Tim Geithner is an awful choice for Treasury secretary, but not for the reasons other objectors are suggesting. Geithner is accused of employing an immigrant with an elapsed work visa. From my perspective, this is a complete nonissue. If Geithner wants to hire an illegal immigrant to mop his floors, nobody’s rights are violated. He wants his socks laundered, an immigrant wants a job, and they make a mutually beneficial trade. Geithner also reportedly failed to pay self employment taxes from 2001 to 2004, a shameful oversight for a man responsible for spending hundreds of billions of taxpayer dollars over the past year in various bailout schemes. While he certainly should have been aware of his obligations, given the subjective, contradictory and virtually impenetrable tax code, it’s easy to get lost amid a sea of paperwork.
The Tax Foundation estimates over $250 billion is spent in compliance costs, simply figuring out how much we owe each year. Why is it that even college-educated professionals need to spend hundreds of dollars simply figuring out their tax obligation? He has since paid his obligations – with interest. No, the problem with Geithner is, well, Geithner himself. In an age of bailouts, Geithner is the original Bailout Czar. It was Geithner, after all, who was the instrumental figure in arranging JP Morgan’s takeover of Bear Stearns, a deal in which $29 billion of taxpayer money was pledged as a backstop against illiquid and toxic assets.
It wasn’t Hank Paulson, but rather Tim Geithner who put together the plan to have the government rescue AIG, to the tune of $85 billion and growing. It has been widely noted Geithner was in favor of stepping in with taxpayer dollars to save Lehman Brothers. I guess it’s pretty easy to spend taxpayer dollars when you aren’t even paying your own taxes. If you are unfamiliar with Geithner, simply go the Federal Reserve’s web site to see a line-item balance sheet of his work: billions of tax dollars for AIG, Bear Stearns (look for “Maiden Lane LLC”; it’s the corporation created for Bear Stearns’s liquidation), commercial money markets and loans to primary dealers. Of course, the financial deterioration at most of the large banks now begging for bailouts occurred under Geithner's watch as president of the Federal Reserve Bank of New York.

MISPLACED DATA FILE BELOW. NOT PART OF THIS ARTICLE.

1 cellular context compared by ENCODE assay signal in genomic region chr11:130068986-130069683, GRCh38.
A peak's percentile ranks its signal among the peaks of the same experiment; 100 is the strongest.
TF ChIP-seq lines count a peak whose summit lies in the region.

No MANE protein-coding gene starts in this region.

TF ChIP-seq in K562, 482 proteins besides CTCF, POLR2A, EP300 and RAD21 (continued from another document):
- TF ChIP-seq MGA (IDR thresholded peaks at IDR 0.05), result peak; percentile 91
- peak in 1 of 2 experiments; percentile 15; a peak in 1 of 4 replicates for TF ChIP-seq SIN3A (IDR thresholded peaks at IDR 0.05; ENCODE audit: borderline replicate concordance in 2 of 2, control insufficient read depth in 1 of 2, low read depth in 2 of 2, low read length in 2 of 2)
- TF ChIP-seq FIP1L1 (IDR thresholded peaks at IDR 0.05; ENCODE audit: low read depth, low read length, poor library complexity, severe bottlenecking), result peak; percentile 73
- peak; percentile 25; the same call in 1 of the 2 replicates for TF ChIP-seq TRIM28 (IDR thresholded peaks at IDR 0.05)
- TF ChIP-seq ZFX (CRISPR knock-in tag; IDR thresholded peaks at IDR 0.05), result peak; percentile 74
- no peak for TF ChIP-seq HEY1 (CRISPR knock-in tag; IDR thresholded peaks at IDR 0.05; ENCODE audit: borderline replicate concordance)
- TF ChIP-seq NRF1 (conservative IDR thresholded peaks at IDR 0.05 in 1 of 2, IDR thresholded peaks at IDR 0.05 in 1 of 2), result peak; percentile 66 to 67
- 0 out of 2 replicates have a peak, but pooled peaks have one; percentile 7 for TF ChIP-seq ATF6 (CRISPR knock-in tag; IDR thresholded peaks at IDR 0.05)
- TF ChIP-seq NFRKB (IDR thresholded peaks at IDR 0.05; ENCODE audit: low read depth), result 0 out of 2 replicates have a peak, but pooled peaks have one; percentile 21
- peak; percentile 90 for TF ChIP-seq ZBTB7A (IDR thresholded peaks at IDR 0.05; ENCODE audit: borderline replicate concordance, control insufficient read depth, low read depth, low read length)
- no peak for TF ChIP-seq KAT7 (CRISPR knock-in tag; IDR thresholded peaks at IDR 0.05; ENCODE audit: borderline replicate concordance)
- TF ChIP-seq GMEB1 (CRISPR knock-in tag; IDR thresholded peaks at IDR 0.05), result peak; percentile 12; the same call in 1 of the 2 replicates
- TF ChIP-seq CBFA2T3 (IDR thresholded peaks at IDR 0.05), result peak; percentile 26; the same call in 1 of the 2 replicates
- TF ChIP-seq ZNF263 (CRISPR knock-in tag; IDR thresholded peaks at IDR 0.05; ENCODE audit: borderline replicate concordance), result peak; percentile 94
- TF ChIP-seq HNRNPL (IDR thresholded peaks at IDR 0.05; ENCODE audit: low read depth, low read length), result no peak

One could argue he missed the credit storm despite being in the catbird seat for more than five years. He has, according to The Wall Street Journal, been looking for “as much firepower as possible” as Treasury secretary. Take note: That “firepower” is your tax dollars. There is uniform agreement that the TARP -- along with all the trillions in bailouts and backstops that have gone along with it -- has been a complete disaster, as we predicted it would be from the start. Now Obama seems poised to rely on the guy who was responsible for getting this bailout train underway. Wealth is not created because of a bailout, backstop or government stimulus plan. Geithner’s history suggests he believes government intervention is key to growing the economy. It hasn’t worked since Bear Stearns. Eight trillion dollars later…why would it work now?
Battered Wall Street tops Obama inaugural donors
Wall Street may be bruised and battered, but it still donated more money than any other U.S. industry to President-elect Barack Obama's inaugural festivities on Tuesday, a study has found. The Center for Responsive Politics said executives of finance, insurance and real estate companies and their family members gave $7.1 million to Obama's inaugural committee. Top donors from the world of high finance included George Soros, Ronald Perelman and David Shaw, the center said.